If you complete the above procedure for setting up passwordless access to a particular host and you are still prompted for a password, there are (at least) two possibilities:
  1. The SSH server on the host does not support the type of key you created. In that case, you have to create a different type of keypair and follow the whole procedure again, both parts A and B. But first check (2) because (although it's longer to explain) it's much easier to fix!
  2. SSH key exchange won't work on Unix-like operating systems like Linux, macOS, and *BSD, if your home (login) directory is not write-protected. Do this (using sample username "greta"):
    cd                     # cd to home directory
    cd ..                  # go one level up
    ls -l greta            # check the permissions of your login directory
    chmod g-w,o-w greta    # change to disallow write access to group and others
    ls -l greta            # check the results
    cd                     # go back to home directory
    

    By the same token your .ssh directory should be closed to the world:

    cd
    chmod 700 .ssh
    

    and the same for the files in it (your ssh keys and data):

    cd .ssh
    chmod 600 *
    
References:
  1. Unix file permissions (Wikipedia)
  2. Unix chmod command (Wikipedia)

If you want a higher degree of protection

If you followed the default procedure — which creates RSA keys — and they work satisfactorily, but now you want to switch to a "more secure" key format, go through procedure again but substitute "ed25519" everywhere you see "rsa". See a discussion HERE or search Google for "rsa versus ed25519" (without the quotes).

New Mouse features

From David Goodwin, August-September 2022:

Added mouse wheel support in Beta 3. By default it scrolls one line at a time or one screen at a time while holding Ctrl. You can remap it to whatever you like with the new "set mouse wheel" command which works much like the existing "set mouse button" command - can map wheel scroll events to any keyboard verb, etc.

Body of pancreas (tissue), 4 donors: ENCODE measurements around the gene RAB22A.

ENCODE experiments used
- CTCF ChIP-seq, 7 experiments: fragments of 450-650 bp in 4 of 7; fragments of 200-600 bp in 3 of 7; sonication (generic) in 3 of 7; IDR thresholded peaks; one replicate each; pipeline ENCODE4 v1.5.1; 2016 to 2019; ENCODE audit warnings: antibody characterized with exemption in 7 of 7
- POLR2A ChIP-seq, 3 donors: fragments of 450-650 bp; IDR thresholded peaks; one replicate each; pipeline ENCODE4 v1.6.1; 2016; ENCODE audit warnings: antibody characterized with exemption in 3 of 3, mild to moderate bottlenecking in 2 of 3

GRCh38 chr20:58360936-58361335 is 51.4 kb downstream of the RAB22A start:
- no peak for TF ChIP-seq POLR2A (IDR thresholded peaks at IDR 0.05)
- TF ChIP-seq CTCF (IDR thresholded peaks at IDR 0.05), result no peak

Xterm-compatible mouse event reporting will be in the next Beta. There is one new command that controls it all: "set mouse reporting {disabled, enabled, override}".

Mouse reporting allows applications on the remote host to request mouse events using one of four protocols:

  1. the old X10 protocol
  2. the newer X11/normal protocol from xterm
  3. the SGR protocol
  4. the urxvt protocol
The X10 protocol just sends left, right or middle click events along with the coordinates of the click. The other three protocols send separate events for mouse down and up, support the mouse wheel, and also send which modifiers were held (ctrl, shift, meta) at the time. So in tools like Midnight Commander you can click or double-click on files, mouse through the menus, scroll the selected pane with the mouse wheel, etc:

The default setting is Enabled which will only send mouse events to the remote host when requested if and only if that event is not mapped to some action within C-Kermit. So if you map right-click to paste with "set mouse button 2 none click \Kpaste" then right-clicks won't be sent to the remote application, they'll do \Kpaste as you told it to. If the application needed right-click for something you'd have to map right-click to \Kignore within C-Kermit in order for it to be passed through to the remote host.

The Override setting works slightly differently. As with the Enabled setting, when you're in a shell or another application that doesn't use the mouse all your mouse event mappings in CKW do whatever you've configured them to do. But when an application asks to receive mouse events, *all* mouse events are sent to the application and your mappings within CKW are ignored. So if you mapped right-lick to \Kpaste it would only do that outside of applications that use the mouse.